Andrew from Oroville, CA
How many running backs should we have?
I think last year taught us you can never have enough good running backs. I don’t agree with the broad devaluation of the position. If Tom Brady is your quarterback, I get it, but how many teams have a quarterback the equal of Brady. I consider running back to be as important a position in today’s game as it was in the run-the-ball era. When you consider the degree to which running backs are involved in the passing game in today’s game, the position might even be more important than it was in the run-the-ball era. It’s also a position of injury, and that means you better have a stable of running backs. Instead of going heavy at wide receiver, maybe it’s time to bulk up the roster with running backs.
Steven from Franklin, PA
What do you think of James Conner as a one-two with Ty Montgomery? I think he has that it factor you need to play at the next level. What are your thoughts?
Conner’s bout with cancer could push him into the late rounds, which could make him one of the steals of the draft. He scored 56 touchdowns in what amounted to a three-year career, and everybody knew who was going to get the ball. What’s that tell you? What I like most about Conner is his ability to be a pass-catcher out of the backfield. He’s a fearless wheel-route runner, and when he gets into the open field on a screen pass, defensive backs go low and whiff.
Brandon from Wausau, WI
Has there ever been a draft in which a team drafted three or more players at the same position with their first three picks? I’d be curious to hear how that worked out?
In the 12-round days, it was common for teams to use the shotgun approach to fixing a position. The team I was covering in the 1987 draft went corner, corner, safety with three of their first four picks, and it was a game-changer for them the next season. I don’t like that strategy in a seven-round draft. The picks are more valuable because there are fewer of them. I think you need to take a big-picture posture in today’s draft and address your roster in a broad way. If you don’t, you’re going to have screaming needs every year and you’ll find yourself passing up better players to address those needs.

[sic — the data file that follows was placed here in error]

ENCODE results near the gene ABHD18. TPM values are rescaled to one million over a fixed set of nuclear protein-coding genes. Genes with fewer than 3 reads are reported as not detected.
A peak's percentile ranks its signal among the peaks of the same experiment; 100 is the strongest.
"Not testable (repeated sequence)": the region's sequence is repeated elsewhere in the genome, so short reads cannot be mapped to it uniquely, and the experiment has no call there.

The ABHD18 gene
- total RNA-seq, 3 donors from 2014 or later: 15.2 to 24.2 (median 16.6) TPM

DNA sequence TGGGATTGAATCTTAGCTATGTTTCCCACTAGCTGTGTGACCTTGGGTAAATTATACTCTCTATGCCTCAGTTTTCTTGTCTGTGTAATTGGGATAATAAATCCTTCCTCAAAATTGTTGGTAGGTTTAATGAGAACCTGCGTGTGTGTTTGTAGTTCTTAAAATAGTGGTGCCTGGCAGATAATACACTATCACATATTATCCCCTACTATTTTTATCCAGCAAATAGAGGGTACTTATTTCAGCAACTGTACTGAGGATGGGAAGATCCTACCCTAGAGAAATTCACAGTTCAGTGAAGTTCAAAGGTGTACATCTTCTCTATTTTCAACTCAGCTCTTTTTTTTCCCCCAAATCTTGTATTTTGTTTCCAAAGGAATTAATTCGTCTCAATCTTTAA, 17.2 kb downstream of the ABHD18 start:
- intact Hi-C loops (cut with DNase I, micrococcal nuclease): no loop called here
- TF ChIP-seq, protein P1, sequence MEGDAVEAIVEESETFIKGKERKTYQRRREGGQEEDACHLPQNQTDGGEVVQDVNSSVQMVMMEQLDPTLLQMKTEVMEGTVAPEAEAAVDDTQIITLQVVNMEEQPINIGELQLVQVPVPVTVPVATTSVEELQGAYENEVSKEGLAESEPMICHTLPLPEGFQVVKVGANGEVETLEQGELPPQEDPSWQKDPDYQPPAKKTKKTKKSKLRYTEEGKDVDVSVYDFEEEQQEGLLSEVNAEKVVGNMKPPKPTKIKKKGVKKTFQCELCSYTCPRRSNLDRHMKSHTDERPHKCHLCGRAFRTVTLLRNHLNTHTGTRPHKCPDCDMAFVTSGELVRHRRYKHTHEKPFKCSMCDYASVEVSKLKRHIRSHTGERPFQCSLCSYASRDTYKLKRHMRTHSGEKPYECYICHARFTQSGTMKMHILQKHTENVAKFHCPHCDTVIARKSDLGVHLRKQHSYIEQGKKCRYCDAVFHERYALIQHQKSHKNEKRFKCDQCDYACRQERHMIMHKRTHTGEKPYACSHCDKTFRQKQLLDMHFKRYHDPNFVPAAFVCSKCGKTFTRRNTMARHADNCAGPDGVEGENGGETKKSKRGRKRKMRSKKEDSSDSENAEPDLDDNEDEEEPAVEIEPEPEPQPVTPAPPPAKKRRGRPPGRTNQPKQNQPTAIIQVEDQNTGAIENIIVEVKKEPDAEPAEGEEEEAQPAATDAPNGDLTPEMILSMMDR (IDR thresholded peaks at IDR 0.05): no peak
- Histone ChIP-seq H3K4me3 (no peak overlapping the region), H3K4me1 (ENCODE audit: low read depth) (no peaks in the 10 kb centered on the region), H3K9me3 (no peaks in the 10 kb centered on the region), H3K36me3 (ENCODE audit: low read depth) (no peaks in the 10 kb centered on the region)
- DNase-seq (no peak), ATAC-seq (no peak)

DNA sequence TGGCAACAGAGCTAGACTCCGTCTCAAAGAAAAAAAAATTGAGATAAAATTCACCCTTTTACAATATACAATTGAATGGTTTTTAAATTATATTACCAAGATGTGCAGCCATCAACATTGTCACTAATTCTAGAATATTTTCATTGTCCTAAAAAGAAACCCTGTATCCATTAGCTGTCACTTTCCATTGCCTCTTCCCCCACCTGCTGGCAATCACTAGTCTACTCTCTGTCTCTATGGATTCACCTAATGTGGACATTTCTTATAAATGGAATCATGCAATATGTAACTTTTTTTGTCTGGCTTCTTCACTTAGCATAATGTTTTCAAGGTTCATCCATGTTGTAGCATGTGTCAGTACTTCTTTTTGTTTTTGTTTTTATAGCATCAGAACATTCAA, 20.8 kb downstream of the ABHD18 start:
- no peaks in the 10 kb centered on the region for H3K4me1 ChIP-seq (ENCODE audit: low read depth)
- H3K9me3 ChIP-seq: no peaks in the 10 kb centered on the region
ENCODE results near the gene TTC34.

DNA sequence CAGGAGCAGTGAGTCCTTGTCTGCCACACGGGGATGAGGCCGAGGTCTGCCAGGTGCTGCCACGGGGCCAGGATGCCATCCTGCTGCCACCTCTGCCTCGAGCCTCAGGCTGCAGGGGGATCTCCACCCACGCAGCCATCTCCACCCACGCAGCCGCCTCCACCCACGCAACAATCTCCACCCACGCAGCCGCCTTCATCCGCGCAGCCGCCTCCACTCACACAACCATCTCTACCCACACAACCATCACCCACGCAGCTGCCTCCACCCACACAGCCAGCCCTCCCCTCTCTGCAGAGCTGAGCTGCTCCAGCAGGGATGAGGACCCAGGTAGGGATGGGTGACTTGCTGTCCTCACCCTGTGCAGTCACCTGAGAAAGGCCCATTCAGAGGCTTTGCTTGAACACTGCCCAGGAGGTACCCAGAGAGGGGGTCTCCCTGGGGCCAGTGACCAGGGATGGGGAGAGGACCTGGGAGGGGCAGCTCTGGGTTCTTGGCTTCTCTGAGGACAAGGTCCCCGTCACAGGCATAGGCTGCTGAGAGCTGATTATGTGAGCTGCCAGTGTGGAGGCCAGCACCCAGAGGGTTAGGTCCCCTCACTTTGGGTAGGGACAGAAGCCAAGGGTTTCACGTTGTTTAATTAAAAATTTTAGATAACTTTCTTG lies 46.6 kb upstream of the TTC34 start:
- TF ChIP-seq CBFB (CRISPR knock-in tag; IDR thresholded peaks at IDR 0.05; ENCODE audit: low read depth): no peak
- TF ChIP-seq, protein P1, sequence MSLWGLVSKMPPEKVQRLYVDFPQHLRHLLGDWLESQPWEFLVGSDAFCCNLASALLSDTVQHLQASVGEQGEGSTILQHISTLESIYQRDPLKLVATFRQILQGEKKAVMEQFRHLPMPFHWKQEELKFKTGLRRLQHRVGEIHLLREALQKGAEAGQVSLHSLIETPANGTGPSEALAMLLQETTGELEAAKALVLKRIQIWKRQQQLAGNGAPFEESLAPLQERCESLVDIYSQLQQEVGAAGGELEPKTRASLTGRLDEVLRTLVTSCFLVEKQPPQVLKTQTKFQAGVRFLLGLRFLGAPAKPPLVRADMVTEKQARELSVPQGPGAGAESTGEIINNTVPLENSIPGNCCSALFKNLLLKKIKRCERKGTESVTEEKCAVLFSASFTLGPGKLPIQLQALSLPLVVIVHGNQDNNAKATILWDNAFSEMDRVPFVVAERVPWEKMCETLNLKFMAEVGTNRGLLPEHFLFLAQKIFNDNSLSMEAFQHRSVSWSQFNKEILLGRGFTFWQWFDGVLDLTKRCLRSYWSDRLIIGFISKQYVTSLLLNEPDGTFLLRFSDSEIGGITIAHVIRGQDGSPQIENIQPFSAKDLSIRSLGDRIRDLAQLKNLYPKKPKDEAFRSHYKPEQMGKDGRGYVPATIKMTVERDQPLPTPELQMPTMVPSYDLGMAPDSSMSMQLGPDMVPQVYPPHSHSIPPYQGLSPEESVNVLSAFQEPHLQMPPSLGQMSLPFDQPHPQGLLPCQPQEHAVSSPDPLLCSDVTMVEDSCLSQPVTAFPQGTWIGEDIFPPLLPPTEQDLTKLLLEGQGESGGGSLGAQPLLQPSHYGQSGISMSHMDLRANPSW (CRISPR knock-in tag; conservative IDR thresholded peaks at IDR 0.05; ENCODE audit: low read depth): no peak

Paul from Middleton, WI
Vic, did you sell or give away your snowinator, or take it with you as a memento?
I sold the snowinator to a co-worker and I’m happy to report it just completed another outstanding season. The snowinator was born to eat snow. It would’ve been cruel to bring it to Edisto to sit under my house and rust in the salt air.
Vincent from Seattle, WA
Vic, what did you think of the golf rule enforcement on Lexi Thompson at the ANA Inspirational?
The rules of golf weren’t written with TV coverage in mind. The golf tours need a revised rulebook tailored to their needs. Maybe the IRS needs to take a look at the tax return of the fan that called in the infraction.
Ethan from Holly Springs, NC
Where do you think Davon House will fit on our depth chart?
Where would he have fit on last season’s depth chart? On the field, that’s where. House is a corner and the Packers had injury issues at that position. Don’t worry about the depth chart. It’s not about the depth chart, it’s about the roster, because injuries will force nearly everyone on the roster to play a major role at some point in the season.
Ron from Waukesha, WI
In this current era, it seems like teams have many more roster spots to fill than a seven-round draft can provide. When and why did the draft get reduced to seven rounds?
The seven-round draft is a product of the salary cap era. It’s what the owners and players negotiated for the league’s move into unrestricted free agency. Reducing the number of draft picks protected free agency, which is what the players wanted.
Mark from Indianapolis, IN